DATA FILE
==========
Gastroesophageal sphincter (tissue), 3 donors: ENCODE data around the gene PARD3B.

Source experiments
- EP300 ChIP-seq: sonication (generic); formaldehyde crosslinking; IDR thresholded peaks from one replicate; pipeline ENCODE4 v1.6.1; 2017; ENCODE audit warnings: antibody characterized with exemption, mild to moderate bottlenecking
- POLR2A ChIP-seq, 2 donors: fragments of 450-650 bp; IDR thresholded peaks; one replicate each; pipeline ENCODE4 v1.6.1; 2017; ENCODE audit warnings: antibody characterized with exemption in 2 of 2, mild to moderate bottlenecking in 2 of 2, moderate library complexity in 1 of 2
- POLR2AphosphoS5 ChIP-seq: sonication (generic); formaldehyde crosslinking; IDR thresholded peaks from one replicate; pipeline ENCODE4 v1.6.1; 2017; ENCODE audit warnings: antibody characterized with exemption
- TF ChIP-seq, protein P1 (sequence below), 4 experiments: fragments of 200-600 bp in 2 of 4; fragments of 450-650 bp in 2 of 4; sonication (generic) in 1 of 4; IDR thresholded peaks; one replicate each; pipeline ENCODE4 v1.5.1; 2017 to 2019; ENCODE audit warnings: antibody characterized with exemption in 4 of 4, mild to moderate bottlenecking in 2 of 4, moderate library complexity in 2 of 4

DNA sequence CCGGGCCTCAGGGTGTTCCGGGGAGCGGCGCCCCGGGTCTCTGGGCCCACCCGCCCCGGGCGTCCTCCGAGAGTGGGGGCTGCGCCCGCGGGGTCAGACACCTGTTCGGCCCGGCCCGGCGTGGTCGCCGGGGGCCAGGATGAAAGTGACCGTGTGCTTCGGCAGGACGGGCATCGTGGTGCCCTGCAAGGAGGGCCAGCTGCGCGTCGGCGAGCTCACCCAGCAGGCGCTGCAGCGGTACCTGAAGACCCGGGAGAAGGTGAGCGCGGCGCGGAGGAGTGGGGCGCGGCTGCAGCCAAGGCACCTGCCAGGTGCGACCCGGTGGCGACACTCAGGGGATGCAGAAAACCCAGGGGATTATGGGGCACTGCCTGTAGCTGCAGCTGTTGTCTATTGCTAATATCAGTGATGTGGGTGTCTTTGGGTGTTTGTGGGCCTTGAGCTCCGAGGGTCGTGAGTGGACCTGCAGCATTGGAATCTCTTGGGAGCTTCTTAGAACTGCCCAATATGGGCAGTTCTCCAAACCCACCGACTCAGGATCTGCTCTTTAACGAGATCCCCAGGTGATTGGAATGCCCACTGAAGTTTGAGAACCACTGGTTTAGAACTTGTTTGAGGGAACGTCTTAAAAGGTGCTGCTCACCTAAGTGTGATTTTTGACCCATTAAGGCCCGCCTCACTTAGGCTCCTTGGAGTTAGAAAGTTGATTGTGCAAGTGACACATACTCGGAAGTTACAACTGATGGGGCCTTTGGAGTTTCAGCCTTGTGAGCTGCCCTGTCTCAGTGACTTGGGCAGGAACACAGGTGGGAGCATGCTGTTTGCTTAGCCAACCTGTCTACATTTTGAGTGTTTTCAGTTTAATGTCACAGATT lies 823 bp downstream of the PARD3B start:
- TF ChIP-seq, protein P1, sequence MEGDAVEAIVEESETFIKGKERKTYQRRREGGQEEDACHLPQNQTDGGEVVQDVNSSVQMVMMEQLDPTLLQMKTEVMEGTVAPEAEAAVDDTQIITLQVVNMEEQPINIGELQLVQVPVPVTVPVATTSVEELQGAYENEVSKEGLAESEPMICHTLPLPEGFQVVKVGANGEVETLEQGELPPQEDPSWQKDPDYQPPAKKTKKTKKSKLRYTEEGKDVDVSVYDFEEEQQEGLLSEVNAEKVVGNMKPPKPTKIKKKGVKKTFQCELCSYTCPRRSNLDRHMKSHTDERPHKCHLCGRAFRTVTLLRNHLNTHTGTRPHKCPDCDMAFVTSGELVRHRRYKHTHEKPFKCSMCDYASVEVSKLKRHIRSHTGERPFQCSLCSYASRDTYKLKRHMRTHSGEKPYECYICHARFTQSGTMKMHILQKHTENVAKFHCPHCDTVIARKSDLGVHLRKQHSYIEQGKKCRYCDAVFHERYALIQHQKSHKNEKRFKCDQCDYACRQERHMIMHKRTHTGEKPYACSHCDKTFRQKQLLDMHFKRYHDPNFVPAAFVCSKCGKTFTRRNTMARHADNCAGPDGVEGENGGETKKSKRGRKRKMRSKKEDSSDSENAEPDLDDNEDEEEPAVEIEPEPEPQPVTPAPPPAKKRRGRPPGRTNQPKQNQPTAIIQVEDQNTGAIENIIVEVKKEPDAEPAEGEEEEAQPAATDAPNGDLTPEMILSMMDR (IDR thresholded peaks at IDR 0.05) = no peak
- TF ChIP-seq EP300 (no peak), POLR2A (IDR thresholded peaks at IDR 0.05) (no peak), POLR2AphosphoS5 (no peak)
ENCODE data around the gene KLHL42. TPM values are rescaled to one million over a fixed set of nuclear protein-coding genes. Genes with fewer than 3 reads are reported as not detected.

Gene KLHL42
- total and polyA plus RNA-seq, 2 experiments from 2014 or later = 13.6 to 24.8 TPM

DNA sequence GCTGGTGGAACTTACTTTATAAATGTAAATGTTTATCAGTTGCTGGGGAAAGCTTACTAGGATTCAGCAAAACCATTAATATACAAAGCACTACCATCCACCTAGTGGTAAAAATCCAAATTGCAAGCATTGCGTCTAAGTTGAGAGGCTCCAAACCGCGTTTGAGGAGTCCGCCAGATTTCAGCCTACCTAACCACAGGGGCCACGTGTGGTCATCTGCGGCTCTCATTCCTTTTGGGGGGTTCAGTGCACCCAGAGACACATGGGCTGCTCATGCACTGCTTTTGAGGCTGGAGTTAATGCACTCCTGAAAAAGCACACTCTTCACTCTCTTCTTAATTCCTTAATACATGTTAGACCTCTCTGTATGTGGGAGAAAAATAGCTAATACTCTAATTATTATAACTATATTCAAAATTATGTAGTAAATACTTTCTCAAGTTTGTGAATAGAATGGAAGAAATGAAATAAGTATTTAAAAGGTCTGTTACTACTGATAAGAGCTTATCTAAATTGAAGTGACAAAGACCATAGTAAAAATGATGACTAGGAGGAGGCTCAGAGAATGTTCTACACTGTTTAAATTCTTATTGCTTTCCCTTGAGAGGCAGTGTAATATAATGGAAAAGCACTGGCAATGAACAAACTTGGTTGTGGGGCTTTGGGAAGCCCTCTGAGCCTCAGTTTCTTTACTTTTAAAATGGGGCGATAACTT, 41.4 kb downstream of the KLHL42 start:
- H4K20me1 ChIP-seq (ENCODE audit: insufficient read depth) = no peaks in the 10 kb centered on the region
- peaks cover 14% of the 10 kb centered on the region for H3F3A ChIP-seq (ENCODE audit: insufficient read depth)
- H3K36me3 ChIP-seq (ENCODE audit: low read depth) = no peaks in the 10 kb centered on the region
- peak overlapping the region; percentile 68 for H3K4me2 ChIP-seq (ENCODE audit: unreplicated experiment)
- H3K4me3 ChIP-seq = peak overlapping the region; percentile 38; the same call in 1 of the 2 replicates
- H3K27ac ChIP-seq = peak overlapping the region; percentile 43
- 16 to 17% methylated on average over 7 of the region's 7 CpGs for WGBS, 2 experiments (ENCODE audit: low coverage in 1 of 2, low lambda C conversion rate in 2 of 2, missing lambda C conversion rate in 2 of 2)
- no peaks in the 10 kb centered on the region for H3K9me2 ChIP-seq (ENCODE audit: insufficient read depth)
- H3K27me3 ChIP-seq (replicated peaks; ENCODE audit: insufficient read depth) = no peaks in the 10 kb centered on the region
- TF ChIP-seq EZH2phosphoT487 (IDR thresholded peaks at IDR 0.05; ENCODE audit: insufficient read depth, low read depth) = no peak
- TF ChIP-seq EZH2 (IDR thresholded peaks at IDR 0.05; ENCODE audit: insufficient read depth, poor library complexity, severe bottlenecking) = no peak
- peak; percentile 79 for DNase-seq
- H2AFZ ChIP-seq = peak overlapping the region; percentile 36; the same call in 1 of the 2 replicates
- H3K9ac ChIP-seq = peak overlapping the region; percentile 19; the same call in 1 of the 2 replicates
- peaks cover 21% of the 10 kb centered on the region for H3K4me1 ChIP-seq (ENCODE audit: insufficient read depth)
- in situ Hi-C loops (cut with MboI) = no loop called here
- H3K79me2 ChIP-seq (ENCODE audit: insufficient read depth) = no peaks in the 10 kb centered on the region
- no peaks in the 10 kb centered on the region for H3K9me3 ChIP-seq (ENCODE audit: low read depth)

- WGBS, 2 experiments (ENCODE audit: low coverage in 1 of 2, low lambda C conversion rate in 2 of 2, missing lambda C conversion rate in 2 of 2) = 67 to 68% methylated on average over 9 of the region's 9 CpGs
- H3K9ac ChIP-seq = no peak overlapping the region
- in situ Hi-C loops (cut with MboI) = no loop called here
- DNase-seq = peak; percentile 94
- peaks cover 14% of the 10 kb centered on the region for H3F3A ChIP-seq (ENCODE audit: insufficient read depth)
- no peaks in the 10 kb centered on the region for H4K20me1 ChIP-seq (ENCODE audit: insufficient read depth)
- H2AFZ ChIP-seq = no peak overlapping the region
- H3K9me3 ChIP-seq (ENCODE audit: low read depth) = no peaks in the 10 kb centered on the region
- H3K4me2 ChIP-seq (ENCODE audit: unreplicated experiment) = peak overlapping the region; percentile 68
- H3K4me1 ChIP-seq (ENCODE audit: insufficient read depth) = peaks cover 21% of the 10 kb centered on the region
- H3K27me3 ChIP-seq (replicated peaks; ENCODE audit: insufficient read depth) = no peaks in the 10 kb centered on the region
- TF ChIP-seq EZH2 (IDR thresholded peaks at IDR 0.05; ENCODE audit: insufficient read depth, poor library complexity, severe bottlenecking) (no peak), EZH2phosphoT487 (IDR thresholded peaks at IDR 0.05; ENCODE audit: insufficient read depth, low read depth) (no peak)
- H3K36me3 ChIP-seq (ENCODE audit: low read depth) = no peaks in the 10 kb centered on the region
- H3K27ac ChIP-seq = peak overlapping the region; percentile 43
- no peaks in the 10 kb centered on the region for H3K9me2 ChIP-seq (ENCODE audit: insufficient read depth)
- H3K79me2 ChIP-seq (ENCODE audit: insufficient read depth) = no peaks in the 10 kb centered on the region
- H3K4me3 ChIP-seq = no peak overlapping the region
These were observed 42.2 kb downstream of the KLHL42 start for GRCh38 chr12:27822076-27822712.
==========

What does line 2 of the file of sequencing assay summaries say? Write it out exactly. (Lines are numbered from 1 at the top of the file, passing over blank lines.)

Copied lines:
Source experiments